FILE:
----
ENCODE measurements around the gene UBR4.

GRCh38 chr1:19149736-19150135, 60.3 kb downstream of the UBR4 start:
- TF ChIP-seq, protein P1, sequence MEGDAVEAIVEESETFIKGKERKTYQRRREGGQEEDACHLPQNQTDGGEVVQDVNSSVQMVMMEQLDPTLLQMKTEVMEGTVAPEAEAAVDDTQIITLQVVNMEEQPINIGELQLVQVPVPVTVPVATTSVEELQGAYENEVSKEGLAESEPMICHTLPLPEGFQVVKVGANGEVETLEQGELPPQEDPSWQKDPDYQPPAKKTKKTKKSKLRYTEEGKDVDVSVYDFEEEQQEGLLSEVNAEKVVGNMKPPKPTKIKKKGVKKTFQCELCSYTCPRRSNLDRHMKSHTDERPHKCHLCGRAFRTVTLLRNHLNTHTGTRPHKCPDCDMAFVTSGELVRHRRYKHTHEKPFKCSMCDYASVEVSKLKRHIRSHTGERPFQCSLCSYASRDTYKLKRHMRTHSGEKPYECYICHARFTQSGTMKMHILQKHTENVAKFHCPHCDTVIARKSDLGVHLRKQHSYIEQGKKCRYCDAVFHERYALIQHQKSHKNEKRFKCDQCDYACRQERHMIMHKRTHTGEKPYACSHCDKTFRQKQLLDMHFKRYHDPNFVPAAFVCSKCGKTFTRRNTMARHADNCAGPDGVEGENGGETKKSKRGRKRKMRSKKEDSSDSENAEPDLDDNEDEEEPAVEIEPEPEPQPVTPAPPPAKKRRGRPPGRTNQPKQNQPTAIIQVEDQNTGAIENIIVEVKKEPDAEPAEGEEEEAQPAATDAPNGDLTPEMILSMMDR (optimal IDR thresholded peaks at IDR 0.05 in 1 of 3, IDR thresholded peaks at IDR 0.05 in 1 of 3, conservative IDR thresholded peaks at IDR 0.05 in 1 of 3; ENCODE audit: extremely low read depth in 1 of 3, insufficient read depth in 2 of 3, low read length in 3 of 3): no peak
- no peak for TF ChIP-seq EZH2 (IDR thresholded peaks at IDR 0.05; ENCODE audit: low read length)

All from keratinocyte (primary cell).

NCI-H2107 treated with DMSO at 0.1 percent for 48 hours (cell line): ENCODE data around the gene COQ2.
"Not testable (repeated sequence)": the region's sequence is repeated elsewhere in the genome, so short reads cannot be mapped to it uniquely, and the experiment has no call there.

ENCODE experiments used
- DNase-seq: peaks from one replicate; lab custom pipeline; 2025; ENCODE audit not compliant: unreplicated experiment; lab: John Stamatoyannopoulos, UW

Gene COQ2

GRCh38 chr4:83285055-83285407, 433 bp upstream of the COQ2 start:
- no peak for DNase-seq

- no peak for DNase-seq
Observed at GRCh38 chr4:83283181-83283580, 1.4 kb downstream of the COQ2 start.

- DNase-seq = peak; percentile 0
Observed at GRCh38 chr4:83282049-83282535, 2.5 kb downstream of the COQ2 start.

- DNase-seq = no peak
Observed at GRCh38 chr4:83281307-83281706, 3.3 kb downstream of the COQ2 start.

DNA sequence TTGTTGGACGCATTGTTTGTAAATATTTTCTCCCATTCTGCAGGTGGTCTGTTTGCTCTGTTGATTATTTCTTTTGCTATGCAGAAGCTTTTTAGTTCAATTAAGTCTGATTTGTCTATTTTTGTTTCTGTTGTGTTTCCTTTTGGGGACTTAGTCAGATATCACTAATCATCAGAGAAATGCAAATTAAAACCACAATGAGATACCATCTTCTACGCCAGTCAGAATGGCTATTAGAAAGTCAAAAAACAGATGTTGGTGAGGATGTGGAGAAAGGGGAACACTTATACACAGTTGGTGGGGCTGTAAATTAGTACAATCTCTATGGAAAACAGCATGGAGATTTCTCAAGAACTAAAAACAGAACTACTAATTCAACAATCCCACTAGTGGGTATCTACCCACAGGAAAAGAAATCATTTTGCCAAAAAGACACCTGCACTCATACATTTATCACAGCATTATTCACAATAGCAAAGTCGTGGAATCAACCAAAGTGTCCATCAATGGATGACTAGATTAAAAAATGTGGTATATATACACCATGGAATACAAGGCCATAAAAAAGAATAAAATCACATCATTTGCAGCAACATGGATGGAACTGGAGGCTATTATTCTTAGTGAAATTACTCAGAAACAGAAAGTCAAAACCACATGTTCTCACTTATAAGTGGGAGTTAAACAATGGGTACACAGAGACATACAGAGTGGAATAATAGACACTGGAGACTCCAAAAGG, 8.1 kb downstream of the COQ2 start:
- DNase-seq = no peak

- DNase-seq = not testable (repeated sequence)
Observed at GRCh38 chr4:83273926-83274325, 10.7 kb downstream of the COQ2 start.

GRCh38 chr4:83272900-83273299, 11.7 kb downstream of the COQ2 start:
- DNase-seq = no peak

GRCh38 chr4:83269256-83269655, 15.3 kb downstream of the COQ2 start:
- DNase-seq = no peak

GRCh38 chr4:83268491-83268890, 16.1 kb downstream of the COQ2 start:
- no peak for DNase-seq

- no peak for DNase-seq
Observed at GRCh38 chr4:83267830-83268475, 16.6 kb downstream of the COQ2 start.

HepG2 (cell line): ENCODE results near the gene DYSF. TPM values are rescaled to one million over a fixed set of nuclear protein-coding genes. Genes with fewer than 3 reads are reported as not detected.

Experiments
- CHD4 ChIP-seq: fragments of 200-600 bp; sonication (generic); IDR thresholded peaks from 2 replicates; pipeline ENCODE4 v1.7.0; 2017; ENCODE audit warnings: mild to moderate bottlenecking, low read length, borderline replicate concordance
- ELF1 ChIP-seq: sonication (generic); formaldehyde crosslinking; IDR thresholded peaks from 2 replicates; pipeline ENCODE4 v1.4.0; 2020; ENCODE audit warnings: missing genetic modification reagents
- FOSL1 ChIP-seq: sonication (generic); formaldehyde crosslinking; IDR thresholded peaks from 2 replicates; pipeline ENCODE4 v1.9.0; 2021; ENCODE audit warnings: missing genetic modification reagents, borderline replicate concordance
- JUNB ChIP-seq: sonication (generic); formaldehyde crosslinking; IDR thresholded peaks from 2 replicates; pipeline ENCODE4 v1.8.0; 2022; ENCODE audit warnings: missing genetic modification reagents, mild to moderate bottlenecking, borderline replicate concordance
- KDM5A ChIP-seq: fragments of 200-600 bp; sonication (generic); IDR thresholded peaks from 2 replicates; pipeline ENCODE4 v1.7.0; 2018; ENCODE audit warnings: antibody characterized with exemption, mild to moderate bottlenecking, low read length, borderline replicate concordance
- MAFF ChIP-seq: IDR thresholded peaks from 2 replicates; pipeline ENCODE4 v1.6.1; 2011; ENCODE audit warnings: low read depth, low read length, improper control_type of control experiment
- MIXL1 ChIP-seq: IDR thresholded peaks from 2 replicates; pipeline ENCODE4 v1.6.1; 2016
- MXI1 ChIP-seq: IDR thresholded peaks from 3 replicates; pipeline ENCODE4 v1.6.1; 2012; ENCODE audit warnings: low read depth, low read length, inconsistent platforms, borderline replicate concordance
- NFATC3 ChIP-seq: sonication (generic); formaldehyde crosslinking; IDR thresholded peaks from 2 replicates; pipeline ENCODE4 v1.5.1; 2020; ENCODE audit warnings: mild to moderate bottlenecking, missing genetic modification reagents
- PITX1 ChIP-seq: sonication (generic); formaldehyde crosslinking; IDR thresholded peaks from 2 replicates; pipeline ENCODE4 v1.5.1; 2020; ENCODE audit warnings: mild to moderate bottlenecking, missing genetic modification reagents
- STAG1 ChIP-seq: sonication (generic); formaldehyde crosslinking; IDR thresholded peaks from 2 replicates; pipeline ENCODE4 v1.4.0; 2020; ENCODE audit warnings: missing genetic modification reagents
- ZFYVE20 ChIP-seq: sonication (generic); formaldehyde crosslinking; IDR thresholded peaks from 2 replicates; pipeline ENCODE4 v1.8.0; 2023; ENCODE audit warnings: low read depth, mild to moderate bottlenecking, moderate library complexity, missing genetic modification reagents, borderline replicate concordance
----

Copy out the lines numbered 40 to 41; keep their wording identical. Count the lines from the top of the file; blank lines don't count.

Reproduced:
- MXI1 ChIP-seq: IDR thresholded peaks from 3 replicates; pipeline ENCODE4 v1.6.1; 2012; ENCODE audit warnings: low read depth, low read length, inconsistent platforms, borderline replicate concordance
- NFATC3 ChIP-seq: sonication (generic); formaldehyde crosslinking; IDR thresholded peaks from 2 replicates; pipeline ENCODE4 v1.5.1; 2020; ENCODE audit warnings: mild to moderate bottlenecking, missing genetic modification reagents